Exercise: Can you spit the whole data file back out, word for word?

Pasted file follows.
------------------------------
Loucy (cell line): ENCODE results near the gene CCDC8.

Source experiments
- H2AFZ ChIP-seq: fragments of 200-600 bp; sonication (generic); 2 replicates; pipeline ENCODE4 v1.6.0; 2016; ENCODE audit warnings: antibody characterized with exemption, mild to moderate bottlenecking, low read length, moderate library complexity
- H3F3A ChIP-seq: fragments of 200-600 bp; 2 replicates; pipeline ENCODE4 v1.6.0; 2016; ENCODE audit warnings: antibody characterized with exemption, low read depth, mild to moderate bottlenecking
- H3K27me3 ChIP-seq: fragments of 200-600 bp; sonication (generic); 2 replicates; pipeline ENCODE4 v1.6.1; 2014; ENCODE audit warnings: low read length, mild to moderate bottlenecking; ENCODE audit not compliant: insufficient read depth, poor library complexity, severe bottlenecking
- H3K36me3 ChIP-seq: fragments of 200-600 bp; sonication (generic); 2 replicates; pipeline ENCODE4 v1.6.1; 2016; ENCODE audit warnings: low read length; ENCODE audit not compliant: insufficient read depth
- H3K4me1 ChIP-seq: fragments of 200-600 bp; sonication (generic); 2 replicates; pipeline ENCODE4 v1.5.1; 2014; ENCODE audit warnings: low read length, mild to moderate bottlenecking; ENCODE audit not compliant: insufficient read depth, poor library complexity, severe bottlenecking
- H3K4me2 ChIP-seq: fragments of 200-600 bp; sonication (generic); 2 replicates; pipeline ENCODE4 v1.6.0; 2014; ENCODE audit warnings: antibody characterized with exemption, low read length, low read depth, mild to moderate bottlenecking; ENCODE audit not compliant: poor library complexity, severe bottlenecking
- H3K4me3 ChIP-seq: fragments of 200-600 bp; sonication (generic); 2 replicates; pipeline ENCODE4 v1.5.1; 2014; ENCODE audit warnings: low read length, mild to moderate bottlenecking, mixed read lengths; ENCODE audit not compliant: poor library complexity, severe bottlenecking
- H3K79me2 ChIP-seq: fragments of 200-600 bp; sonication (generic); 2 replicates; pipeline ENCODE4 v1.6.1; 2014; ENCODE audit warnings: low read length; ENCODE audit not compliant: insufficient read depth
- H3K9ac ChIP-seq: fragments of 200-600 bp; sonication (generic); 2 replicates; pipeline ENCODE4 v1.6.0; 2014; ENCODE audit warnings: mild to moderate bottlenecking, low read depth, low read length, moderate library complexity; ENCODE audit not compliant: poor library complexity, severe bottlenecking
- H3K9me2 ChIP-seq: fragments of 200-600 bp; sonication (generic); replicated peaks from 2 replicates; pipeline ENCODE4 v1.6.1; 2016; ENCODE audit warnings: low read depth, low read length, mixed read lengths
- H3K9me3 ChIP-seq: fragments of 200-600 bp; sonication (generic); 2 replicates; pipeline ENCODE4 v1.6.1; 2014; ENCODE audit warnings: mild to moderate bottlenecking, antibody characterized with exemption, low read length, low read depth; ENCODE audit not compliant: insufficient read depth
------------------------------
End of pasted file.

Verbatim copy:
Loucy (cell line): ENCODE results near the gene CCDC8.

Source experiments
- H2AFZ ChIP-seq: fragments of 200-600 bp; sonication (generic); 2 replicates; pipeline ENCODE4 v1.6.0; 2016; ENCODE audit warnings: antibody characterized with exemption, mild to moderate bottlenecking, low read length, moderate library complexity
- H3F3A ChIP-seq: fragments of 200-600 bp; 2 replicates; pipeline ENCODE4 v1.6.0; 2016; ENCODE audit warnings: antibody characterized with exemption, low read depth, mild to moderate bottlenecking
- H3K27me3 ChIP-seq: fragments of 200-600 bp; sonication (generic); 2 replicates; pipeline ENCODE4 v1.6.1; 2014; ENCODE audit warnings: low read length, mild to moderate bottlenecking; ENCODE audit not compliant: insufficient read depth, poor library complexity, severe bottlenecking
- H3K36me3 ChIP-seq: fragments of 200-600 bp; sonication (generic); 2 replicates; pipeline ENCODE4 v1.6.1; 2016; ENCODE audit warnings: low read length; ENCODE audit not compliant: insufficient read depth
- H3K4me1 ChIP-seq: fragments of 200-600 bp; sonication (generic); 2 replicates; pipeline ENCODE4 v1.5.1; 2014; ENCODE audit warnings: low read length, mild to moderate bottlenecking; ENCODE audit not compliant: insufficient read depth, poor library complexity, severe bottlenecking
- H3K4me2 ChIP-seq: fragments of 200-600 bp; sonication (generic); 2 replicates; pipeline ENCODE4 v1.6.0; 2014; ENCODE audit warnings: antibody characterized with exemption, low read length, low read depth, mild to moderate bottlenecking; ENCODE audit not compliant: poor library complexity, severe bottlenecking
- H3K4me3 ChIP-seq: fragments of 200-600 bp; sonication (generic); 2 replicates; pipeline ENCODE4 v1.5.1; 2014; ENCODE audit warnings: low read length, mild to moderate bottlenecking, mixed read lengths; ENCODE audit not compliant: poor library complexity, severe bottlenecking
- H3K79me2 ChIP-seq: fragments of 200-600 bp; sonication (generic); 2 replicates; pipeline ENCODE4 v1.6.1; 2014; ENCODE audit warnings: low read length; ENCODE audit not compliant: insufficient read depth
- H3K9ac ChIP-seq: fragments of 200-600 bp; sonication (generic); 2 replicates; pipeline ENCODE4 v1.6.0; 2014; ENCODE audit warnings: mild to moderate bottlenecking, low read depth, low read length, moderate library complexity; ENCODE audit not compliant: poor library complexity, severe bottlenecking
- H3K9me2 ChIP-seq: fragments of 200-600 bp; sonication (generic); replicated peaks from 2 replicates; pipeline ENCODE4 v1.6.1; 2016; ENCODE audit warnings: low read depth, low read length, mixed read lengths
- H3K9me3 ChIP-seq: fragments of 200-600 bp; sonication (generic); 2 replicates; pipeline ENCODE4 v1.6.1; 2014; ENCODE audit warnings: mild to moderate bottlenecking, antibody characterized with exemption, low read length, low read depth; ENCODE audit not compliant: insufficient read depth